Activists from Boston College and Harvard University are making a new argument in their fight agains climate change: Their schools’ fossil fuel investments aren’t just immoral, they’re illegal.
Harvard students, alumni and professors on Monday filed a complaint with Massachusetts Attorney General Maura Healey’s office, arguing that the university’s fossil fuel investment holdings violate the state’s Uniform Prudent Management of Institutional Funds Act, which outlines certain “charitable” responsibilities for all non-profit institutions. The 56-page complaint was also signed by nine local government officials, including Boston mayoral candidate Michelle Wu.
Activists from Boston College filed a similar complaint in December requesting the attorney general investigate the university’s investments in regards to the same legal question.
Student organizers from both schools said the complaints were filed after nearly a decade of failed dialogue between activists and administrators at both institutions.
“The community is no longer willing to accept the status quo,” said Connor Chung, a sophomore at Harvard College and an organizer with the group Fossil Fuel Divest Harvard.
Harvard declined to comment on the legal filing.
Healey’s office confirmed it has reviewed the Boston College complaint, but declined to comment.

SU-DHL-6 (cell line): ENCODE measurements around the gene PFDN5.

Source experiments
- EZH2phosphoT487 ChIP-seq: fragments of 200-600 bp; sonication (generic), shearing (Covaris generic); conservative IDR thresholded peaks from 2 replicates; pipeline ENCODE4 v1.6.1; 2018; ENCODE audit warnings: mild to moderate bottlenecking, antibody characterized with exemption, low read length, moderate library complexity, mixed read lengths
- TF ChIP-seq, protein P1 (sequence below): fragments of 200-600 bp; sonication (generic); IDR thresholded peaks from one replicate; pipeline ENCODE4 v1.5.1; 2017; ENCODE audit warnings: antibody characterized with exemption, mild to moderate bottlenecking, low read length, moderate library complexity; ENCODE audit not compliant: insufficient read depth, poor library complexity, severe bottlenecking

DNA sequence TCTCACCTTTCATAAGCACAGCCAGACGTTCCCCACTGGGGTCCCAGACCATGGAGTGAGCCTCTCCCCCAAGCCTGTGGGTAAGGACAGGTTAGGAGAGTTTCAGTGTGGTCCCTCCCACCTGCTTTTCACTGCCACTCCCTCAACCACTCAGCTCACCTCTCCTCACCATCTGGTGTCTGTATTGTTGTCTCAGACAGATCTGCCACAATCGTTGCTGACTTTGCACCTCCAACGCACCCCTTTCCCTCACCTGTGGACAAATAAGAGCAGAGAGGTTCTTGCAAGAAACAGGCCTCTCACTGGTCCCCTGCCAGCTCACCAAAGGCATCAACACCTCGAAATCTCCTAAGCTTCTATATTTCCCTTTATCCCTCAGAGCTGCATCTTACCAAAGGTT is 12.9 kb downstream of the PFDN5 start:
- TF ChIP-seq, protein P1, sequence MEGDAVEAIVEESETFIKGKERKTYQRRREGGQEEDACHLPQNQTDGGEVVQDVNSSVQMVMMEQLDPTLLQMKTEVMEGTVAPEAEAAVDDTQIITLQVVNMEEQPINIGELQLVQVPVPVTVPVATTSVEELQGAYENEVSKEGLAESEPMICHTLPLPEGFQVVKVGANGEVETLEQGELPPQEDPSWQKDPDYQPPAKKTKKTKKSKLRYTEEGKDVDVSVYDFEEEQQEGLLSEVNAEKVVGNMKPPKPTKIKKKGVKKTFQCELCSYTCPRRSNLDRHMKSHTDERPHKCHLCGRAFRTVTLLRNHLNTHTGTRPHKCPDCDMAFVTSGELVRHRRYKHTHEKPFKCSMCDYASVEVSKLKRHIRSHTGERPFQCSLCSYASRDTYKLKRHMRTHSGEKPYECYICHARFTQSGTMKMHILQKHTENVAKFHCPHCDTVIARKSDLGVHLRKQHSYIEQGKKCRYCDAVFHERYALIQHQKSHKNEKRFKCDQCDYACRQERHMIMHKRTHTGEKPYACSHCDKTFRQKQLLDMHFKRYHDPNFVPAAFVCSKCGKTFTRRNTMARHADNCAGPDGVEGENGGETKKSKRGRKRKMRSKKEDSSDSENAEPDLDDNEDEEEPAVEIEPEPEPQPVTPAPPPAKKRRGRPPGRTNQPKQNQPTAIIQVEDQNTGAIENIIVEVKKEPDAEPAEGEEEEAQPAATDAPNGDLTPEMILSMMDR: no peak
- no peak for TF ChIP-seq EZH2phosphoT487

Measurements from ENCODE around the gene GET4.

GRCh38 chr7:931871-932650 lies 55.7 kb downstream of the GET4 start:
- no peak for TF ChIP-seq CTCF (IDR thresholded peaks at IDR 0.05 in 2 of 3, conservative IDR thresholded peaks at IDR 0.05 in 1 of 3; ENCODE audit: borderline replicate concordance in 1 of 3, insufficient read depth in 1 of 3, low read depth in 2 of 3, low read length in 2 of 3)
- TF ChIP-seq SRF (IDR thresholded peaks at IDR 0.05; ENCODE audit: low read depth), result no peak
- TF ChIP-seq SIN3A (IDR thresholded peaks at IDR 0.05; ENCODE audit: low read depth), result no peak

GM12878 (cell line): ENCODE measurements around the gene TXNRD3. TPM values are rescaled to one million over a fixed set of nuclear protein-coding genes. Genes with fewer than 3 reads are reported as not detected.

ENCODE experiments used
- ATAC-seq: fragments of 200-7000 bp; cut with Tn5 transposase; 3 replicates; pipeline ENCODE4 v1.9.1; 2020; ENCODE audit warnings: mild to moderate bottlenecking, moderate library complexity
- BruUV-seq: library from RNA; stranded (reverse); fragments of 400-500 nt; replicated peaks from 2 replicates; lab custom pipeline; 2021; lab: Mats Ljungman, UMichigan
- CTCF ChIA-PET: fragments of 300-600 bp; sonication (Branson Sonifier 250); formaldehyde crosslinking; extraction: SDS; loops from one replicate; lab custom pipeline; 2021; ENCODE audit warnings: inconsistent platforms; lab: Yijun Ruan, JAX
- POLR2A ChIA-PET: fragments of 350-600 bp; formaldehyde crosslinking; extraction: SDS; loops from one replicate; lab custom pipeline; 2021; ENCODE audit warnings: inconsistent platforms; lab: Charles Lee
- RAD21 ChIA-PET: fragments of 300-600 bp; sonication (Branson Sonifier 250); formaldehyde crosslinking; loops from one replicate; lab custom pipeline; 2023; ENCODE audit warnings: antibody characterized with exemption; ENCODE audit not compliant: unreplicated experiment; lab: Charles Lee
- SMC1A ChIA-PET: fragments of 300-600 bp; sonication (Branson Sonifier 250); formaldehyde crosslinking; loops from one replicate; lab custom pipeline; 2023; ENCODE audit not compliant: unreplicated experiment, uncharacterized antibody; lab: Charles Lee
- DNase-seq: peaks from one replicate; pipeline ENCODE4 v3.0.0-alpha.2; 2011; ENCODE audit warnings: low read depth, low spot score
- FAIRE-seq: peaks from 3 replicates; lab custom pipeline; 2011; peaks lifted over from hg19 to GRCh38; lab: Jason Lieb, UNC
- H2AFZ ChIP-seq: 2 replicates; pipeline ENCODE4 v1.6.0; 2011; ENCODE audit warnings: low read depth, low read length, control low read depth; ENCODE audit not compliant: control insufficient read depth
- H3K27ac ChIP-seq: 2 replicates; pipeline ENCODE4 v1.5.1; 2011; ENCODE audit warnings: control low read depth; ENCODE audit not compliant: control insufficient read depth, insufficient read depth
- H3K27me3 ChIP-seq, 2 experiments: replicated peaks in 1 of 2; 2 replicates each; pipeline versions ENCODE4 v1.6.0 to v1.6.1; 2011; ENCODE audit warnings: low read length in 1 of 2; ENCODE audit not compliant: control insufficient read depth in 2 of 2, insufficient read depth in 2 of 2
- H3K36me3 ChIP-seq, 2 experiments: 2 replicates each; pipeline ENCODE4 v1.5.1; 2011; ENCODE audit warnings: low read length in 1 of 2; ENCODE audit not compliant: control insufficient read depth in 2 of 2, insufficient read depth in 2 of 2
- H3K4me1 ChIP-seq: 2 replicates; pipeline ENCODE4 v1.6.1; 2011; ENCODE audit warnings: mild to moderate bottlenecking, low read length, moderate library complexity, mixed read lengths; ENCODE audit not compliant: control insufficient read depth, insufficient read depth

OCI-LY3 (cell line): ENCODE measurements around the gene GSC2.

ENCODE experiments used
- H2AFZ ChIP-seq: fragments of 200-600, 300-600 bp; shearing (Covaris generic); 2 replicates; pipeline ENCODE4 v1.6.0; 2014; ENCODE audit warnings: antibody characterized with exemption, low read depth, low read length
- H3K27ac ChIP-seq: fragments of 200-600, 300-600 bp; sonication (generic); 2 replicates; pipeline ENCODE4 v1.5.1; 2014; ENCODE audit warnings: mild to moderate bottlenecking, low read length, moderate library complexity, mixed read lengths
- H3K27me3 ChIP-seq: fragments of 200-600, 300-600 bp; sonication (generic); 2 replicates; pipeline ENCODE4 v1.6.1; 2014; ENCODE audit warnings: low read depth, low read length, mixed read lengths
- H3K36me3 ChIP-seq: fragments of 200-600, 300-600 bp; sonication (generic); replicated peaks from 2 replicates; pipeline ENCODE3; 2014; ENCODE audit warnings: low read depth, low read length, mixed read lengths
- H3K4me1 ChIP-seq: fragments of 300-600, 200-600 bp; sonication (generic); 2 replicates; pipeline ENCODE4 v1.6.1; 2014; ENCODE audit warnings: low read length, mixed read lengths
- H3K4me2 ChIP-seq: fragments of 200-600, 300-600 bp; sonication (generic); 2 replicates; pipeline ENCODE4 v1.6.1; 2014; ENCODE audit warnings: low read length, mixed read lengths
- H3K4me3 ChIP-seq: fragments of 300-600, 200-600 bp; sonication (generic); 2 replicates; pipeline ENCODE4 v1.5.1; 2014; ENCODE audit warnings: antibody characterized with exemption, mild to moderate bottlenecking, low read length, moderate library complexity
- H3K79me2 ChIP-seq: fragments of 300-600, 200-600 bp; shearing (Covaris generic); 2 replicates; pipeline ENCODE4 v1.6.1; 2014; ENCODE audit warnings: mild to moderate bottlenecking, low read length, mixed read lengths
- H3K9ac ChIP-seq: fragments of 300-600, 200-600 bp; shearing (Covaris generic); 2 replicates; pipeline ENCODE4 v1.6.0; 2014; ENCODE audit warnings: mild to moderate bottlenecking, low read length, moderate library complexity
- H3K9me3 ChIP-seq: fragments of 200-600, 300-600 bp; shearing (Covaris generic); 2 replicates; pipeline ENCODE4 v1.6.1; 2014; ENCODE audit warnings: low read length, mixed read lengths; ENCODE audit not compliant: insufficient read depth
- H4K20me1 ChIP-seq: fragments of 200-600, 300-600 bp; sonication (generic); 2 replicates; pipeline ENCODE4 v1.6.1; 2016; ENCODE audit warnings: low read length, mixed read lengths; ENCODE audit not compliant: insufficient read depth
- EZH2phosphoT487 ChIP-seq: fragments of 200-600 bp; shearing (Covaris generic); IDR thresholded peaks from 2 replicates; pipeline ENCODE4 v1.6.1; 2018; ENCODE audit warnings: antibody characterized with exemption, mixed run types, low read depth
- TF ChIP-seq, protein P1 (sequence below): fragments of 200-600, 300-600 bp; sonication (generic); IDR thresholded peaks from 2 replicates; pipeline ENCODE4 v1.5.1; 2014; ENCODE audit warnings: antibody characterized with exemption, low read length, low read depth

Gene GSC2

A University’s ‘Charitable Purposes’
Both complaints argue that universities, being non-profit institutions, have certain charitable responsibilities that their investments must adhere to under state law.
“Under the Massachusetts Uniform Prudential Management of Institutional Funds Act, the Harvard Corporation has a fiduciary duty to invest with consideration for the University’s ‘charitable purposes’ — a duty that distinguishes non-profit institutions from other investors,” the March 15 complaint states.
“Instead,” it continues, “the Corporation has invested a portion of Harvard’s $41.9 billion endowment in the fossil fuel industry — damaging the world’s natural systems, disproportionately harming youth, poor people, and communities of color, and imperiling the university’s financial and physical well-being.”
In other words, investing in an industry that contributes directly to the climate crisis should not be considered, in any way, “charitable,” according to the complainants.
There is no direct legal precedent for what the complaints allege. But Ted Hamilton, a lawyer who helped draft both complaints, said he believes the complaints have a strong case on paper.
“All the things that the [investment] managers are duty bound to do are contradicted by profiting off of fossil fuels,” said Hamilton, co-founder the Climate Defense Project, a nonprofit legal firm. “There’s just an obvious legal contradiction there.”
Both the Harvard and Boston College complaints rely heavily on the Uniform Prudent Management of Institutional Funds Act, a law that provides guidance to non-profit organizations on the…
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